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Understanding Vector-Borne Diseases: A Quick Overview


Vector-borne diseases share 17% of all the infectious diseases globally and lead to 7,00,000 deaths annually. These are the diseases caused by bacteria, viruses and parasites which are transmitted through certain vectors which acquire the organisms while biting the host during their meal and pass on to other hosts subsequently during their next meal. The common vectors include mosquitoes, ticks, fleas, sandflies, snails, etc. These diseases cause chronic suffering, life-long morbidity, disability, high mortality rates with a potential risk for outbreaks. The most prevalent vector-borne diseases are malaria, dengue, schistosomiasis, human African trypanosomiasis, leishmaniasis, yellow fever, Japanese encephalitis, chikungunya, zika, lyme disease. Malaria has been the deadliest vector-borne disease with 219 million cases globally. Dengue has been estimated to have 96 million symptomatic cases and an estimated 40,000 deaths every year. Vector-borne diseases occur at different regions but affect the lower socio-economic groups more rapidly. These diseases can be deadly and need to be prevented to decrease the morbidity and mortality by vector control measures personally and community based by the government.  

Keywords: Vector-borne diseases, insects, mosquito, malaria, dengue.

Have you ever been bitten by a mosquito, tick, or a flea?

Many of us have been bitten by either a mosquito, tick, or a flea at least once in our lives. Some of these insect bites can be a way for the bacteria, parasites, or viruses to enter the body and cause what are known as vector-borne diseases. WHO estimated that of all the infectious diseases, vector-borne diseases account for about 17% and cause 7,00,000 deaths every year. Some diseases have been for more than a thousand years like plague, and some have been discovered recently. Malaria has been accounted for as the deadliest vector-borne disease. [1]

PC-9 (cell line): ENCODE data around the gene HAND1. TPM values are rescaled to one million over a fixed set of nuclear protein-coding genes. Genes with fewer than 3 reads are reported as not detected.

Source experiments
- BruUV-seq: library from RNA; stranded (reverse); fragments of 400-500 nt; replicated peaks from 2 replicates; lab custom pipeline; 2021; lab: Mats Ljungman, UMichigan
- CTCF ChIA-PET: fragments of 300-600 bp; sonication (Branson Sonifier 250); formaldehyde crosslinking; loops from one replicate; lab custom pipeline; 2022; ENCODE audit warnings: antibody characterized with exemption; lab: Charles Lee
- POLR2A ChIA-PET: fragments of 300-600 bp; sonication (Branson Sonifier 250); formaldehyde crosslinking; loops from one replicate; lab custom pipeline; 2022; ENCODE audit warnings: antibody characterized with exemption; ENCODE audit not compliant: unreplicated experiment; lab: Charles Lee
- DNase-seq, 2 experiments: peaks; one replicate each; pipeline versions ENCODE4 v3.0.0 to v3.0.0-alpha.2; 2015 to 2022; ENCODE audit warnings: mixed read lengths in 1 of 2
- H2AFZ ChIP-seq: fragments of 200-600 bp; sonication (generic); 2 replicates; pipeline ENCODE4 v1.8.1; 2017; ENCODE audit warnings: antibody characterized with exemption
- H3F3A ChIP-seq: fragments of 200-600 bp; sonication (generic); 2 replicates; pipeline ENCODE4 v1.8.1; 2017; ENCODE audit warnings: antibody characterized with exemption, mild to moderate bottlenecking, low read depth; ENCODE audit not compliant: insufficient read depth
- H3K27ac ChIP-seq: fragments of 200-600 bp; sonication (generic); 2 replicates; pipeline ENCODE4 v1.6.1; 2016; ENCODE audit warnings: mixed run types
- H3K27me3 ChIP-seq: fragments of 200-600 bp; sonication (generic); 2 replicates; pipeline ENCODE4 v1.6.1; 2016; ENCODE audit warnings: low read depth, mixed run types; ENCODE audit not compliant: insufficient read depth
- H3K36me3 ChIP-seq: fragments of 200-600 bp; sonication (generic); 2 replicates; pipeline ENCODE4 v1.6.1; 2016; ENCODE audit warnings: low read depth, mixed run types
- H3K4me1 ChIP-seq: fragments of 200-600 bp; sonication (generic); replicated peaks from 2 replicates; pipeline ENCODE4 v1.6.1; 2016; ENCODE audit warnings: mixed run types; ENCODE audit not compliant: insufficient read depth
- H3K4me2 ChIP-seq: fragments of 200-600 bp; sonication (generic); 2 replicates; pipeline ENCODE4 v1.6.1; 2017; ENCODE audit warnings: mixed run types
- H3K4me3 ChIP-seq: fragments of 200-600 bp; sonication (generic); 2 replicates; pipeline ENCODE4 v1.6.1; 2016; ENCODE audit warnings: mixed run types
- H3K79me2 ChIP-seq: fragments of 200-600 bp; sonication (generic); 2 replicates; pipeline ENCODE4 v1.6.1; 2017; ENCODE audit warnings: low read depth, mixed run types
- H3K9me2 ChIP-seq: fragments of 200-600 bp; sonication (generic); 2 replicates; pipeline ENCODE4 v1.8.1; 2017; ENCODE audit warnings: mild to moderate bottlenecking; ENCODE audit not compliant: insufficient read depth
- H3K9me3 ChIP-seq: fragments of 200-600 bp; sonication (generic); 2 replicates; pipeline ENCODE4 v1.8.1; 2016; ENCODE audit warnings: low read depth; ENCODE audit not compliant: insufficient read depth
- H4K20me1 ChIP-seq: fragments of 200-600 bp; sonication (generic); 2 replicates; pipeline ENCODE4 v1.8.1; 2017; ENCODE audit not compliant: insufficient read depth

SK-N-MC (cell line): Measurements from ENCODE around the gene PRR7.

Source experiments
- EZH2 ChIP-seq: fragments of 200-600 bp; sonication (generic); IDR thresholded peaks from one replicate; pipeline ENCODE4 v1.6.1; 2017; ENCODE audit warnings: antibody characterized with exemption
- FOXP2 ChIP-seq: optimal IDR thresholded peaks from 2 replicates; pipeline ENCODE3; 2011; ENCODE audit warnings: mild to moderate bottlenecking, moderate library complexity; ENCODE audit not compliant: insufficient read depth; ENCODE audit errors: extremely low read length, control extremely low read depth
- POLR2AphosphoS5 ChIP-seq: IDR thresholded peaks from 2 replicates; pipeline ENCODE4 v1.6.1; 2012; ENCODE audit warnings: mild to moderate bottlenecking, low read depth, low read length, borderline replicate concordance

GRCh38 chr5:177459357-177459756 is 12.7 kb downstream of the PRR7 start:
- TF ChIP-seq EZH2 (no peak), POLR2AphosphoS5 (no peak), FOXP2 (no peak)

There are different types of species which act as vectors in transmitting diseases from animals to humans or humans to humans. These vectors are usually bloodsucking arthropods which acquire disease-causing organisms when they bite the infected host for a meal and then transmit into new host during subsequent bite, and the cycle being repeated. The most common vectors are mosquitoes, ticks, fleas, snails, blackflies, lice, sandflies, and tsetse flies. [1]

Common vector-borne diseases:

The most prevalent vector-borne diseases are malaria, dengue, schistosomiasis, human African trypanosomiasis, leishmaniasis, yellow fever, Japanese encephalitis, chikungunya, zika, Lyme disease, and onchocerciasis. A vast number of these diseases occur in tropical and sub-tropical areas affecting the poor population. Some of these have caused chronic suffering, life-long morbidity, and disability. There have been many epidemics and endemics which have claimed so many lives. The common vector-borne diseases in tropical and sub-tropical regions are Malaria, Dengue, Filariasis, Leishmaniasis, Japanese encephalitis and Chikungunya. [1] [2]


Malaria is a life-threatening parasitic disease caused by parasites known as Plasmodium vivax, Plasmodium falciparum, Plasmodium malariae, Plasmodium ovale with over 219 million cases globally and results in more than 400,000 deaths every year. Most of the deaths occur in children under the age of 5 years. Infection with P.falciparum being the most deadly form of malaria. The vector transmitting the disease is Anopheles culicifacies mosquito. Regularly malaria presents fever, headache, vomiting and other flu-like symptoms and the parasite enters the blood stream and infects the blood cells and destroys them leading to anemia and extreme fatigue. Some severe symptoms include convulsions/fits, loss of consciousness. [1][2]